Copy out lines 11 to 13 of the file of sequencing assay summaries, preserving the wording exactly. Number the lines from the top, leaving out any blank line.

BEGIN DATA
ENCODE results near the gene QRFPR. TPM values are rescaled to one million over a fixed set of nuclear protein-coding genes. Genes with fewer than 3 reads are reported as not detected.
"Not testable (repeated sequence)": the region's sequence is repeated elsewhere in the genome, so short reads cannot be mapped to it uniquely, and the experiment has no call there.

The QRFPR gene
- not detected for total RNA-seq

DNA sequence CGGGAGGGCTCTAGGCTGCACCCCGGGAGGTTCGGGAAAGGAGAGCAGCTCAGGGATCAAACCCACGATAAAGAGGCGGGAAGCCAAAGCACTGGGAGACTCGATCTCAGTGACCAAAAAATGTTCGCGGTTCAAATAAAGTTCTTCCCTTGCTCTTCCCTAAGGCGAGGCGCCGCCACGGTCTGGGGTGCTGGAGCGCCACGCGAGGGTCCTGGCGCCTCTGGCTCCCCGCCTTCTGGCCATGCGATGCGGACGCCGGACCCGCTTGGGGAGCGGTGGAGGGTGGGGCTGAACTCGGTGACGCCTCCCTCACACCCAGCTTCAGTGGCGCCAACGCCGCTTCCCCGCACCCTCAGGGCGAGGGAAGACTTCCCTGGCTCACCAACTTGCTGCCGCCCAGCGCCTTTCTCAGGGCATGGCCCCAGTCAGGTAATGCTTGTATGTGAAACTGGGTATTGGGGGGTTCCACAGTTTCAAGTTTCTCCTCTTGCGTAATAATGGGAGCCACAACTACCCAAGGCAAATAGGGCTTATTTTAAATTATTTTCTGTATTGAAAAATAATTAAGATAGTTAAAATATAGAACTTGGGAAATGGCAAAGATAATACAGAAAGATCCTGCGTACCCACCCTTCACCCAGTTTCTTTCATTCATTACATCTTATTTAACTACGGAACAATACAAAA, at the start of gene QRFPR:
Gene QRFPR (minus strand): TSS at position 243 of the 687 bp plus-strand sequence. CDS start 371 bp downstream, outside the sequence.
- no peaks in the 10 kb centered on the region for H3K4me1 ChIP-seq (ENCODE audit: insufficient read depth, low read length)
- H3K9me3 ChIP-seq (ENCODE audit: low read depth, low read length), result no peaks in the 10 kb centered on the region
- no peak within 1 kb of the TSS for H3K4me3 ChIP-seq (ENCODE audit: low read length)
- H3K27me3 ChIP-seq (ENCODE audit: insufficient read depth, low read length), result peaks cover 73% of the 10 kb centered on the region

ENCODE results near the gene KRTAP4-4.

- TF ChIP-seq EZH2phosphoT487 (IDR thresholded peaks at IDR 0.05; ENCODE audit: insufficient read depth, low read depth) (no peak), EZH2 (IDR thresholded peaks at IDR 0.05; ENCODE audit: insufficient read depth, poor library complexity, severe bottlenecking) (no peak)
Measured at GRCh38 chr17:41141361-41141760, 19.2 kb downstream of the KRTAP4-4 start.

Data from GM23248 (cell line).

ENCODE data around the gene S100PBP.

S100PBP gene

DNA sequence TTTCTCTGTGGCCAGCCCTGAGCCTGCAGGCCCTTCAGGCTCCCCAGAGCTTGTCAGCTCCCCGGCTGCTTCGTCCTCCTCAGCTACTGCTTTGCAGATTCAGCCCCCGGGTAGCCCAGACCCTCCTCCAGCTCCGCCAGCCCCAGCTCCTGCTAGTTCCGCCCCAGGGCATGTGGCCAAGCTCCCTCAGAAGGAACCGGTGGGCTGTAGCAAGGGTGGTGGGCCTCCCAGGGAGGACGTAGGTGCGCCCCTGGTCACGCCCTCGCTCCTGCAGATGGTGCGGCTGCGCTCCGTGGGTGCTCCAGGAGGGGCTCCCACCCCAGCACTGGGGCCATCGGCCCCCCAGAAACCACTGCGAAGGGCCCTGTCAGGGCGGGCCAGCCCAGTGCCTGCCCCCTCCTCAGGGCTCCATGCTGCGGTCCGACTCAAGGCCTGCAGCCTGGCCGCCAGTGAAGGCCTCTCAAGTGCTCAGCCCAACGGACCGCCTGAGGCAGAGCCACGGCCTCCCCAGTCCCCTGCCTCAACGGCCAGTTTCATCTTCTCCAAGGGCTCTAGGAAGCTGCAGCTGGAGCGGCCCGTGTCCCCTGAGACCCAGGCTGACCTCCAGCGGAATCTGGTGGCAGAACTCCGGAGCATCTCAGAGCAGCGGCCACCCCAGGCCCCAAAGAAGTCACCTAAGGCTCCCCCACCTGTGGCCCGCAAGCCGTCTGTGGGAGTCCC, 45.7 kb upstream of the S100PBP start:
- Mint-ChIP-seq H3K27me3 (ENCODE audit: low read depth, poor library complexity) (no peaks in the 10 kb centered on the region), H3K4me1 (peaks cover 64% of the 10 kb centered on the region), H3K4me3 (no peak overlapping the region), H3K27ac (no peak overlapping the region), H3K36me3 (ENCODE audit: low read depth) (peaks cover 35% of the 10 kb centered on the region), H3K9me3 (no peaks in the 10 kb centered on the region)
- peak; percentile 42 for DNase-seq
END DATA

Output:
ENCODE results near the gene KRTAP4-4.

- TF ChIP-seq EZH2phosphoT487 (IDR thresholded peaks at IDR 0.05; ENCODE audit: insufficient read depth, low read depth) (no peak), EZH2 (IDR thresholded peaks at IDR 0.05; ENCODE audit: insufficient read depth, poor library complexity, severe bottlenecking) (no peak)
Measured at GRCh38 chr17:41141361-41141760, 19.2 kb downstream of the KRTAP4-4 start.